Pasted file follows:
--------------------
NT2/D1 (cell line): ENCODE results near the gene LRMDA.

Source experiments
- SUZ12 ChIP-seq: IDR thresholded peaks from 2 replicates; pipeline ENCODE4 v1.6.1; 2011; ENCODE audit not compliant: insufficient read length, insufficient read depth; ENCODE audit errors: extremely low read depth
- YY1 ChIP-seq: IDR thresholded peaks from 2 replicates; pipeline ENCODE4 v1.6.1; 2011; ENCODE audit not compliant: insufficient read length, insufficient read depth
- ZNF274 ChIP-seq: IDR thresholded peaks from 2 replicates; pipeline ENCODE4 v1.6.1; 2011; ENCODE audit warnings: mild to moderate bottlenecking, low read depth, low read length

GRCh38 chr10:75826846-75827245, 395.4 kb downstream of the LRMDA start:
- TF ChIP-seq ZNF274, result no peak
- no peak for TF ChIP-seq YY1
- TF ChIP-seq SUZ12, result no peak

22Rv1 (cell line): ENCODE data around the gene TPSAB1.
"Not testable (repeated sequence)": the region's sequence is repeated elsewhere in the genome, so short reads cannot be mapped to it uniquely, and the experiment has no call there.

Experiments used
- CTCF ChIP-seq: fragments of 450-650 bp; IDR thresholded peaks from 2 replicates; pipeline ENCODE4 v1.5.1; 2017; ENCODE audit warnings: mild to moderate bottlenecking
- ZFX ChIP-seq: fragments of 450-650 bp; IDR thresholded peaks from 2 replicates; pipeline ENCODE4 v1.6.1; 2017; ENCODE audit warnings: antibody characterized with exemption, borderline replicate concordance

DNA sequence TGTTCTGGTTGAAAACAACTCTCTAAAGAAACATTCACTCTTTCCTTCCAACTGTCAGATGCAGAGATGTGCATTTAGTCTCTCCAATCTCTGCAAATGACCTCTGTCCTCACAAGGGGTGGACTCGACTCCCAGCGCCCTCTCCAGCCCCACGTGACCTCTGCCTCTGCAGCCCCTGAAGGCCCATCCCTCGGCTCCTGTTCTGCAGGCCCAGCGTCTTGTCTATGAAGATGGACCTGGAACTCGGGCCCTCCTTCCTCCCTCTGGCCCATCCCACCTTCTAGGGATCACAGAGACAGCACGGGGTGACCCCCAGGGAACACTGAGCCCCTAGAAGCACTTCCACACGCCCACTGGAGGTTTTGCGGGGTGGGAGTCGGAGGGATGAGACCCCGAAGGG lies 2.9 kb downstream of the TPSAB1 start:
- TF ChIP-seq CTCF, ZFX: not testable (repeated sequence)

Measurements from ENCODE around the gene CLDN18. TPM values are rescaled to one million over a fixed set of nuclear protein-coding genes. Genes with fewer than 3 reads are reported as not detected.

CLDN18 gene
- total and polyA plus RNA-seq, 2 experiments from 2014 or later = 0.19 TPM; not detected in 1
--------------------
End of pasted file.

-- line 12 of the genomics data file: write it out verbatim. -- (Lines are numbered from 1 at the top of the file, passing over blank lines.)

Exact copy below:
Experiments used